The Book of Jeremiah is one of the books of the “major prophets,” which are so called not because they are more important than those that we know as the “minor prophets,” but because of their length. There are 5 books of major prophets (Isaiah, Jeremiah, Lamentations, Ezekiel, and Daniel) compared to twelve of minor prophets. Jeremiah is 52 chapters in length.
Jeremiah was a preacher of God’s word – a priest. He was called to be a prophet about 627 B.C. as a youth (Jeremiah 1:6), and served as such for 40 years (Jeremiah 1:2-3), making it likely that he was born ~650-645 B.C. He became a priest living in Anathoth – the land of Benjamin (Jeremiah 1:1). This was where Abiathar, the high priest during David’s reign, lived. But Jeremiah’s ancestral heritage is unknown. Abiathar was removed as priest by Solomon for his part in support of Adonijah (1 Kings 2:12-27), which fulfilled the Lord’s prophecy of the end of the house of Eli as priests way back in 1 Samuel 2:27-36.
Jeremiah is referred to by many as “the weeping prophet” (see this previous post on Lamentations). But this tends to convey a mistaken image of him as weak. Jeremiah was anything but weak. He lived a very difficult life, and was imprisoned, nearly put to death (Jeremiah 26), and even banned from the Temple for preaching the truth as God told Him (Jeremiah 36:5).
At least part of the Book of Jeremiah was dictated to his scribe, Baruch, to write on scroll (Jeremiah 36:1-4). Some scholars have referred to the book by such descriptions as a “scrapbook” or diary that was pieced together by topic or content. The book is not in chronological order, and remembering that as one reads it helps put things in context. For that reason, we have included an approximate chronological order for the book at the end of this blog.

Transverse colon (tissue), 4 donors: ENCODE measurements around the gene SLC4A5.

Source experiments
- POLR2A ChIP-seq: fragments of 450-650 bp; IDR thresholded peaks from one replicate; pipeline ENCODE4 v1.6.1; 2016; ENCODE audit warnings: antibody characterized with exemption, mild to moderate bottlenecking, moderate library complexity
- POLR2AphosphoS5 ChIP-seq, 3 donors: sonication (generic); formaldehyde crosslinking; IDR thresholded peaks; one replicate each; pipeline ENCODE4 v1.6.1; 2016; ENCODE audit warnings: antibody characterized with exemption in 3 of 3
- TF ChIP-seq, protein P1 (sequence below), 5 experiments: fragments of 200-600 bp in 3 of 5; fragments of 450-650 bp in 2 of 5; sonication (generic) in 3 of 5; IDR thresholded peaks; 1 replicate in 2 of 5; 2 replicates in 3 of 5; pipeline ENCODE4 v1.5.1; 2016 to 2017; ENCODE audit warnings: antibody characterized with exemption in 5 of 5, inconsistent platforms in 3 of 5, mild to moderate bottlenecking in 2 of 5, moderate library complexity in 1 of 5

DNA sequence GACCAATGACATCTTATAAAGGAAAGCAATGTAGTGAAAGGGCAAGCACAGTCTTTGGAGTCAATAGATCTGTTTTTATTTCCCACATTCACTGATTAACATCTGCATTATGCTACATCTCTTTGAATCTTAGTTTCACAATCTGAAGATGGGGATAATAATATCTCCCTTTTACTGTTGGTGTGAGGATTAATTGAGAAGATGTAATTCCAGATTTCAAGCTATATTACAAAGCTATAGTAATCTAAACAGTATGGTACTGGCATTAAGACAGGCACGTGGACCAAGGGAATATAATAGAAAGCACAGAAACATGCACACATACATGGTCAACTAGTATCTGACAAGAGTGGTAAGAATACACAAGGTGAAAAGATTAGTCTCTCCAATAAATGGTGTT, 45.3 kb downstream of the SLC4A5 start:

The book is set in the time after the fall of the Assyrians and the rise of the Babylonians to power. Jeremiah witnessed the capture and removal of multiple groups of the people of Judah to Babylon, as well as the destruction of Jerusalem and the Temple. He was called to speak to God’s people during the times of revival under king Josiah, and continued on past the final fall to Babylon.
Summary of Jeremiah
- Biographic Introduction (Jeremiah 1)
- Israel as a faithless spouse (Jeremiah 2-3:5)
- Call to repent (Jer 3:6–4:4)
- Disaster predicted (Jer 4:5–31)
- Refusal to repent and the result (Jer 5)
- God’s rejection of His people (Jer 6)
- False Religion, Apostasy, and Idolatry (Jer 7-10)
- Jeremiah’s Struggles with God and Judah (Jer 11-20)
- Jeremiah’s Struggles with kings, prophets, and the people (Jer 21-29)
- God’s promise of restoration (Jer 30-33)
- Will make a new covenant (Jer 31)
- Will honor the Davidic covenant (Jer 33)
- God judges Judah (Jer 34-45)
- Judah’s rejection of God’s word (Jer 36)
- Jerusalem’s last days (Jer 37-39)
- Judah’s futile rebellion
- Against Babylon (Jer 40-41)
- Against God (Jer 42-45:5)
- God’s judgment on other nations (Jer 46-51)
- Fall of Jerusalem (Jer 52:1-11)
- Destruction of the Temple and exile (Jer 52:12-30)
- Continuation of the Davidic line (Jer 52:31-34)
Approximate Chronolgical Order
- During the reign of Josiah
- In the 13th year – Chapter 1
- Later years of Josiah’s reign – Chapters 2-6 and probably a great deal of chapters 7-20
- During the reign of Jehoiakim
- Early in his reign – Chapter 26 and probably 7:1-8:3; 22:1-23
- During the 4th year Chapters 25; 36; 45; 46:1-12
- After the 4th year – Chapter 35
- During the reign of Jehoiachin
- Chapters 22:24-30 and probably ch. 14
- During the reign of Zedekiah
- At beginning – Chapters 24 and 49:34-39
- In the fourth year – Chapters 27-28; 51:59-64
- In other years – Chapters 21 and 29
- In early seige, pause, and resumption of seige – Chapters 34, 37, 32; 33; 38; 39:15-18
- In Judah after Jerusalem’s fall – Chapters 39:1-4; 40:1-43:7
- In Egypt, after Jeremiah taken there – Chapters 43:8-44:30
image © V. Gilbert & Arlisle F. Beers
All of my comments in this blog are solely my responsibility. When reading ANY commentary, you should ALWAYS refer first to the scripture, which is God’s unchanging and unfailing word. Reading schedules, as well as a link to the site where you can get the reading plan that I’m currently following for yourself can be found on the “Bible Reading Schedules” page of my website at http://graceofourlord.com.
God used the book of Jeremiah in my life when I was first encountering false teaching from false teachers. It was very powerful, and still is. God bless you:)
It certainly is. thank you for sharing that with me, Eliza. May God bless you!
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